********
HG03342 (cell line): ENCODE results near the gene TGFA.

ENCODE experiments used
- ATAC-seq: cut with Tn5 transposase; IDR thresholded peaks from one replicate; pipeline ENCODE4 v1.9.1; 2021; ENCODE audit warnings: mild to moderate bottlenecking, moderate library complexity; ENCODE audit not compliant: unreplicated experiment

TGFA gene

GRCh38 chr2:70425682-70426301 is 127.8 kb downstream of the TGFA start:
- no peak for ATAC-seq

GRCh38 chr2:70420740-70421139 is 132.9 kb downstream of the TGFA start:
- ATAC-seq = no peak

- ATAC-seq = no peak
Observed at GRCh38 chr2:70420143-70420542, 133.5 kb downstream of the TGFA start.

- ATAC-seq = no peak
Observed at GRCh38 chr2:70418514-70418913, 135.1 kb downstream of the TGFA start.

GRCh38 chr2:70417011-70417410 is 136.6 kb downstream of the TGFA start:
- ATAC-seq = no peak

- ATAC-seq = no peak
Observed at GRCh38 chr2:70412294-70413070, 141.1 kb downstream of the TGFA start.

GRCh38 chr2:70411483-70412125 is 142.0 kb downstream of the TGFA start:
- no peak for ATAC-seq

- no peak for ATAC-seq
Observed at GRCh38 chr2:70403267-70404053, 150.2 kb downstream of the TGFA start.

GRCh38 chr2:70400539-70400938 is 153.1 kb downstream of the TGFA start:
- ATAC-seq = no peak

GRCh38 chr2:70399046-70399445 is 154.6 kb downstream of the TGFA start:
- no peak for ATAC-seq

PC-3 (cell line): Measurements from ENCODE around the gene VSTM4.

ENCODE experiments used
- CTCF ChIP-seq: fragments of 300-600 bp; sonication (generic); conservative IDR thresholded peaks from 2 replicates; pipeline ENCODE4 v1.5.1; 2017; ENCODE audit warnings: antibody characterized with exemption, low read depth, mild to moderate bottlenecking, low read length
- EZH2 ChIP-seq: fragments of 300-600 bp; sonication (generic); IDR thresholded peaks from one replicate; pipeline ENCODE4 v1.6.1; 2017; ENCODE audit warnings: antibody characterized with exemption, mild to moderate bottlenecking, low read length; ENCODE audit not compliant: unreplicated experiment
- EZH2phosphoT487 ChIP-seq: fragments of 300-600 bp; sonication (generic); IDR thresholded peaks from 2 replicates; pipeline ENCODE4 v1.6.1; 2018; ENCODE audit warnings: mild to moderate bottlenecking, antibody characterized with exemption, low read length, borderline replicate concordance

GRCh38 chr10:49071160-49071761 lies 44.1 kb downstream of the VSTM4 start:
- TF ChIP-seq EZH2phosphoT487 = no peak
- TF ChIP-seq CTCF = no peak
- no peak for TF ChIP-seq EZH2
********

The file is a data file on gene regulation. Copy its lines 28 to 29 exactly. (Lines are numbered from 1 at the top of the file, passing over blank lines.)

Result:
- EZH2 ChIP-seq: fragments of 300-600 bp; sonication (generic); IDR thresholded peaks from one replicate; pipeline ENCODE4 v1.6.1; 2017; ENCODE audit warnings: antibody characterized with exemption, mild to moderate bottlenecking, low read length; ENCODE audit not compliant: unreplicated experiment
- EZH2phosphoT487 ChIP-seq: fragments of 300-600 bp; sonication (generic); IDR thresholded peaks from 2 replicates; pipeline ENCODE4 v1.6.1; 2018; ENCODE audit warnings: mild to moderate bottlenecking, antibody characterized with exemption, low read length, borderline replicate concordance